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Please help finalise my itinerary - 50 days Germany and France

My partner and I are planning a 50 day Europe trip, from mid September to early November. We plan on visiting Germany, France and (briefly) the Netherlands. The focus of this trip is Germany and France. We have a family function to attend (Annecy, France) but otherwise our precise dates are pretty flexible.

We will be travelling by public transport (train or bus if timing works out better). We like travelling on trains and are happy to do longish train days - we both like gazing out the window. Driving is out as one of us has a cataract and the other is waiting on shoulder surgery.

We are 60 and 74. One of us has mobility issues so we can't manage long walking and rough hikes/trails. We enjoy ambling in parks and along rivers, we also like wandering slowly around towns with nice architecture (medieval and Roman are favourites), we visit galleries, museums, etc selectively as the one with mobility issues really struggles walking slowly on marble floors. We like taking long lunches at restaurants with a nice view. We don't like really big and bustling cities but have agreed that Berlin and Paris need to be on this itinerary.

Below is my first draft:

Flight to Berlin arrives at 1pm September 18 (from Australia so we will be exhausted after 32 hours travelling)

GERMANY = 19 nights

  • Berlin: 6 - including a day trip to Potsdam
  • Dresden: 3
  • Weimar: 3
  • Nuremberg: 5 - including day trips to Wurzburg or Bamberg and Rothenburg ob der Tauber
  • Ulm (or Tubingen?): 2 - treating this as a transfer destination between Germany and France and not planning to do very much

FRANCE = 27

  • Strasbourg: 2
  • Lyon: 4
  • Annecy: 3 - we have a family commitment here but are hoping to fit in a day trip to Chamonix
  • Avignon or Aix-en-Provence: 7 - wanting to find a base town that allows easy day trips to Arles, Orange, Nimes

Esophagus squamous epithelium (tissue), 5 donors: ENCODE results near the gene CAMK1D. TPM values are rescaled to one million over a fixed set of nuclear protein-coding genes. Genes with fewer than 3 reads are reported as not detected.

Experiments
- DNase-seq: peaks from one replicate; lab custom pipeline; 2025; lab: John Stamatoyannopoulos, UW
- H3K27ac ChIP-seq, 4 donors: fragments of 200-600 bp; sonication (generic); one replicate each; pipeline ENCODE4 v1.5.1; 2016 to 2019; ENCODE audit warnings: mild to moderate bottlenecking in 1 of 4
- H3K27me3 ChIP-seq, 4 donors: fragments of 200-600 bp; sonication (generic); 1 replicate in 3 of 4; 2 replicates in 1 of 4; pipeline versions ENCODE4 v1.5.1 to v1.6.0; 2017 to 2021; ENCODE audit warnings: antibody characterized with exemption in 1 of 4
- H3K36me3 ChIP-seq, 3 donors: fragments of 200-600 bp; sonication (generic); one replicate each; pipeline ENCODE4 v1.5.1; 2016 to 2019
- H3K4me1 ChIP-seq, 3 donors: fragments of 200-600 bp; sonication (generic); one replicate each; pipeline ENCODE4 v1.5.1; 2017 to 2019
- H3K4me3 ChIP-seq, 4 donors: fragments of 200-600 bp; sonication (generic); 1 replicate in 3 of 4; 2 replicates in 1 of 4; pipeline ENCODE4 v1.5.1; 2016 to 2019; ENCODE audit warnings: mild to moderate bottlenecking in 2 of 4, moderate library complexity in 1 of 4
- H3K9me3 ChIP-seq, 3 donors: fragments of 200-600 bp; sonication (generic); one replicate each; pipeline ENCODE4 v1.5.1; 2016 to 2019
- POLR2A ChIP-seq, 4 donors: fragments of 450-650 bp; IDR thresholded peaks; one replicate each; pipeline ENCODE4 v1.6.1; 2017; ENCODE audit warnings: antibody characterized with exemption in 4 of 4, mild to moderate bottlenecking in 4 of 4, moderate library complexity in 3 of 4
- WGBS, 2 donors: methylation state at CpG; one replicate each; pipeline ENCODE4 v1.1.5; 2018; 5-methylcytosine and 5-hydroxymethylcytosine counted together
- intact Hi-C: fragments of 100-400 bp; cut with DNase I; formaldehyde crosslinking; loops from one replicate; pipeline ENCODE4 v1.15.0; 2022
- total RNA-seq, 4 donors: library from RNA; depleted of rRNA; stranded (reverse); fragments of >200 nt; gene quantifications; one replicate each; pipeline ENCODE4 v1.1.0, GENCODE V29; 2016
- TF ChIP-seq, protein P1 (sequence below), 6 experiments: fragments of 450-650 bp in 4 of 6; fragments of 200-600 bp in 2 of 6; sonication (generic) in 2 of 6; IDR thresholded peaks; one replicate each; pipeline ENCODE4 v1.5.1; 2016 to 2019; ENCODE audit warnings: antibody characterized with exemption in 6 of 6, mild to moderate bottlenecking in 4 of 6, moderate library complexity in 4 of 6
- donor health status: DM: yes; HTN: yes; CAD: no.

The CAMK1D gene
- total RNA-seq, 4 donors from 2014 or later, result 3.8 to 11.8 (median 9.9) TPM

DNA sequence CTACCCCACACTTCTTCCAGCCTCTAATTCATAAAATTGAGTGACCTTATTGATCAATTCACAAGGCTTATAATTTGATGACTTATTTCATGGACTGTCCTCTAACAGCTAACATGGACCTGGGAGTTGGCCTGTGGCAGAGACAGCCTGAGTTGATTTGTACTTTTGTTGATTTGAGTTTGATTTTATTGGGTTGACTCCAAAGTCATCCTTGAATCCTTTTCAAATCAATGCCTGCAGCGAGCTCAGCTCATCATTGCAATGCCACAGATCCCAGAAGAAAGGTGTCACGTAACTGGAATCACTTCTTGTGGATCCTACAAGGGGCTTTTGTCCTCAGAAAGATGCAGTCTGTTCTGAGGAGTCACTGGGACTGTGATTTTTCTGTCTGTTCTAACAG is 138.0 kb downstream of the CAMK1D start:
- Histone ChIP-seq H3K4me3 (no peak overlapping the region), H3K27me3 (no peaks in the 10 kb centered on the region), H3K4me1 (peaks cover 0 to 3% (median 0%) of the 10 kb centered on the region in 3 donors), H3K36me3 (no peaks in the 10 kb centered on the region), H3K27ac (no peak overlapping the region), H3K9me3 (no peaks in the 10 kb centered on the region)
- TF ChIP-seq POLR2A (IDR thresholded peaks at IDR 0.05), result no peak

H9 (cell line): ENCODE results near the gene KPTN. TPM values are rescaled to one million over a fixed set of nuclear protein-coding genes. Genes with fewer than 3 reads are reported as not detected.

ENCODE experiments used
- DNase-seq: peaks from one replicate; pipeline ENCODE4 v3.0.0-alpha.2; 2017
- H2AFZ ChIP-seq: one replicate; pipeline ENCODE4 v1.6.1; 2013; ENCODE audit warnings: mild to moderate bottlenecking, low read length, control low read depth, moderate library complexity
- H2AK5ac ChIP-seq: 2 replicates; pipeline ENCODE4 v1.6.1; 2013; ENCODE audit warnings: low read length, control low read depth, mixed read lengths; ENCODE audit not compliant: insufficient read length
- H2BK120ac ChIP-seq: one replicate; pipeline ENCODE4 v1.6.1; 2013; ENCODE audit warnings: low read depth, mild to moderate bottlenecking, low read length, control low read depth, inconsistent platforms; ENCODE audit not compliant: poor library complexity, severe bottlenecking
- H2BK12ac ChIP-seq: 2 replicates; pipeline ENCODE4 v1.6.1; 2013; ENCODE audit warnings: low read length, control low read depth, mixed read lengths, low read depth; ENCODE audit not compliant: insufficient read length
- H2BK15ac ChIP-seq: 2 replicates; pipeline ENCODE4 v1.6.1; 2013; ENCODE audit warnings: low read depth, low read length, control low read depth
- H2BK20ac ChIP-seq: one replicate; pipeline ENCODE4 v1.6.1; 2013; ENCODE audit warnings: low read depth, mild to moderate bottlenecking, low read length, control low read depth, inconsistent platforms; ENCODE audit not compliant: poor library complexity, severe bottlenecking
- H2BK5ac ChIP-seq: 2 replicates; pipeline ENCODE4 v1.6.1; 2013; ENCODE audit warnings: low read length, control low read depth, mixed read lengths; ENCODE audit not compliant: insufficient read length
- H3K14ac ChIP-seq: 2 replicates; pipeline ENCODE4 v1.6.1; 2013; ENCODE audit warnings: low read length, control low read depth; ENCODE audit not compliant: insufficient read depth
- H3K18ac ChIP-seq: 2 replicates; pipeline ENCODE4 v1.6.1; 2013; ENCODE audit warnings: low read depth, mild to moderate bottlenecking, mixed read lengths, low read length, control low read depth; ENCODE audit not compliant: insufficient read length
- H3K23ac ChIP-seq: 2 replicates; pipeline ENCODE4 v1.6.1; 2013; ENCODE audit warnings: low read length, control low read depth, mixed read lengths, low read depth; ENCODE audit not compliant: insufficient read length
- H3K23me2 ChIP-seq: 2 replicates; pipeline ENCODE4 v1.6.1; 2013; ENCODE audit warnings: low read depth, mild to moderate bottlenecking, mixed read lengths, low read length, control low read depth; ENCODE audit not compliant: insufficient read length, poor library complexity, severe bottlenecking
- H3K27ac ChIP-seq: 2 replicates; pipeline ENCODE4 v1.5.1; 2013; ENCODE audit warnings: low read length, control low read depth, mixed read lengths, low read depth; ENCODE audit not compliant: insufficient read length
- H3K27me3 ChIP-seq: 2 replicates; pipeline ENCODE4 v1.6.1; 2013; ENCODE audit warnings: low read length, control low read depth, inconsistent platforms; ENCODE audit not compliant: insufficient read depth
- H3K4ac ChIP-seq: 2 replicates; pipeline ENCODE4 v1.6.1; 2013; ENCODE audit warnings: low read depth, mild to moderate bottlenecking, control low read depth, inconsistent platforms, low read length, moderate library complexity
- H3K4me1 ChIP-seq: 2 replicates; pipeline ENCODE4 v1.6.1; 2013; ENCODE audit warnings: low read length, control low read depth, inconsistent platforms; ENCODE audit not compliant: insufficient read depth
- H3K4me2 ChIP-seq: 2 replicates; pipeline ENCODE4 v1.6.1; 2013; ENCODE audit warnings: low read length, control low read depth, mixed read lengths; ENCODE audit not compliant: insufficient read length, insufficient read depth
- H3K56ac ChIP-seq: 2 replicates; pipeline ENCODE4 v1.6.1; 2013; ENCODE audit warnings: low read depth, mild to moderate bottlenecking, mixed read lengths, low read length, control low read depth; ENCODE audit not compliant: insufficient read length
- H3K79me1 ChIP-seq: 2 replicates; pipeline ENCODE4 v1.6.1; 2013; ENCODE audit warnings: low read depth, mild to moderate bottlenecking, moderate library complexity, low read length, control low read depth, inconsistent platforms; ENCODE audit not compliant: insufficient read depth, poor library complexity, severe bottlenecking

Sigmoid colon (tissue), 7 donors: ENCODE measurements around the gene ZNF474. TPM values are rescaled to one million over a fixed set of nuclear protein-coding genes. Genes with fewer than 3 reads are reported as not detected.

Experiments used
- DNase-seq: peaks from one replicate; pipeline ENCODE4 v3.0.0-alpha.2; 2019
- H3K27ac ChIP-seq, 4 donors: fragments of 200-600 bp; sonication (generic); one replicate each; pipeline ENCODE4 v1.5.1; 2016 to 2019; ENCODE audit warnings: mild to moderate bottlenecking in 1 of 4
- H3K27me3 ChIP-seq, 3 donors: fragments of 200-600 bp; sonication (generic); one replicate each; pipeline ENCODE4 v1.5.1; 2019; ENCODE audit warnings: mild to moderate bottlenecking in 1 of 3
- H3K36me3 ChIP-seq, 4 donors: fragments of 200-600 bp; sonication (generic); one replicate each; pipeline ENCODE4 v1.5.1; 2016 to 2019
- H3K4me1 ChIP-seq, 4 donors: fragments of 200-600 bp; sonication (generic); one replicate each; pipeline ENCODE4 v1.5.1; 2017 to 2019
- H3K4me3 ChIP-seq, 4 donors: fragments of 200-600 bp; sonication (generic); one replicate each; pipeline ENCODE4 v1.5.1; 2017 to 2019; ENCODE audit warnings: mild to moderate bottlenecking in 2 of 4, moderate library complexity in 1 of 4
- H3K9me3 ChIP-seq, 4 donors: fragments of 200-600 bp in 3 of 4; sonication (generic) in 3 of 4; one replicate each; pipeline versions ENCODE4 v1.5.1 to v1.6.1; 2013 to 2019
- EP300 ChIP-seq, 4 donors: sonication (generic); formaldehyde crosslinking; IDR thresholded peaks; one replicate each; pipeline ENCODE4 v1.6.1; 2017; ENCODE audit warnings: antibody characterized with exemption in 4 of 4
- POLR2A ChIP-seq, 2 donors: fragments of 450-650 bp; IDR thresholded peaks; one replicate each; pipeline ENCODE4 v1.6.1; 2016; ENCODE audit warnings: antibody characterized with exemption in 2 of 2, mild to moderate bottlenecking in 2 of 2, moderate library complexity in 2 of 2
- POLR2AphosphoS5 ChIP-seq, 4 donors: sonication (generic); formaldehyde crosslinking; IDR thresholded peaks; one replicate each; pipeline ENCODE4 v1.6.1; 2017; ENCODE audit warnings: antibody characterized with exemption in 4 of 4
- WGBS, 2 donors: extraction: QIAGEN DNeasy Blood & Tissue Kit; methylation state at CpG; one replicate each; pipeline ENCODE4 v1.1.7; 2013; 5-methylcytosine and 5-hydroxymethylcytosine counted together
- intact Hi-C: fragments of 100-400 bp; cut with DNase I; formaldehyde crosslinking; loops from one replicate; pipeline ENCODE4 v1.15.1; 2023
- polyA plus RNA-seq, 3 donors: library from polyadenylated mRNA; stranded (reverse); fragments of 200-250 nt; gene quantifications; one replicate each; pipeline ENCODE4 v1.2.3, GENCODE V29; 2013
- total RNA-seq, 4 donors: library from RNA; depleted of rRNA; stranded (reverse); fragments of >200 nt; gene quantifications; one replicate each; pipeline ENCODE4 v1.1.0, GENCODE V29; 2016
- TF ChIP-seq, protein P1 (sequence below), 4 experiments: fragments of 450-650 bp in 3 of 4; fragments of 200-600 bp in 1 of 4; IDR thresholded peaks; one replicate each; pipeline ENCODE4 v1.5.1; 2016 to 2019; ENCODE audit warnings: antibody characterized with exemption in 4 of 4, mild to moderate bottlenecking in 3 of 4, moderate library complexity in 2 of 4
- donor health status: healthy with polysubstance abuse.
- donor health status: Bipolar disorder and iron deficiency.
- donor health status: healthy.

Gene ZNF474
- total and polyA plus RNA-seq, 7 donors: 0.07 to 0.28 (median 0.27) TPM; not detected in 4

• Carcassone: 2
  • Tours or Amboise: 3 - we want a base town to easily see a few chateaux along the Loire
  • Paris: 6 - only things on our "must see" list are Pompidou Centre, Rodin Museum, Musée D'Orsay and Fontainebleau. One of us has been to Paris before and has been to Louvre and Versailles; the other is happy to skip these as they HATE crowds - so we aren't planning to go to these ... or to Disneyland.

NETHERLANDS = 2

  • Delft: 2 - relax before long flight home.

Fly home from Amsterdam Schipol - flight leaves 3pm November 7

I had a few questions about our itinerary.

  1. Is there any issue with the route we picked? What would be the best methods of transport? I assume train would be best. Any passes we should look into getting?
  2. For Germany, I am hoping I have chosen cities/locations that will give us medieval/roman sites. I am not sure if Nuremberg and Ulm (Tubingen?) are the best options, but both seem to work well for trains. Trier was on my short list but it's a bit out of the way and we think we will include it in a future trip.
  3. For Provence without a car, I would love advice about whether Avignon or Aix-en-Provence is a better base (or another town?)
  4. For Paris, suggestions on where to stay very welcome. One of us has been to Paris before but that was in February 1986 when there was no lines at the Louvre but terrorist bombings at the Eiffel Tower and Champs-Elysee that severely curtailed sightseeing opportunities. So we are basically Paris first timers.
  5. I have two spare nights to allocate among my current destinations - any suggestions? I'm not keen on adding a new destination.
  6. Apartment recommendations are very welcome for Berlin, Nuremberg, Avignon/Aix-en-Provence, Tours/Amboise and Paris.

Thanks for your help.

Posted by
729 posts

Just came back from Lyon. Depending on what you wish to see I think 3 days is enough. Use the extra day for Avignor or wherever else in that region. My dad has mobility issues .I just found out that you can get handicapped assistance for the trains similar to that at airport. We also borrow wheelchair at museum. His issue is he can't walk distances. In Lyon we did the hoping hop off bus ...it was a great introduction and used the Metro to get tothe funicular to the Basilica. Look for the elevators. We also used uber a lot.
Enjoy

Posted by
5640 posts

For Provence without a car, I would love advice about whether Avignon or Aix-en-Provence is a better base (or another town?)

Avignon is better for transportation but I suspect Aix would be a a nicer town to stay in.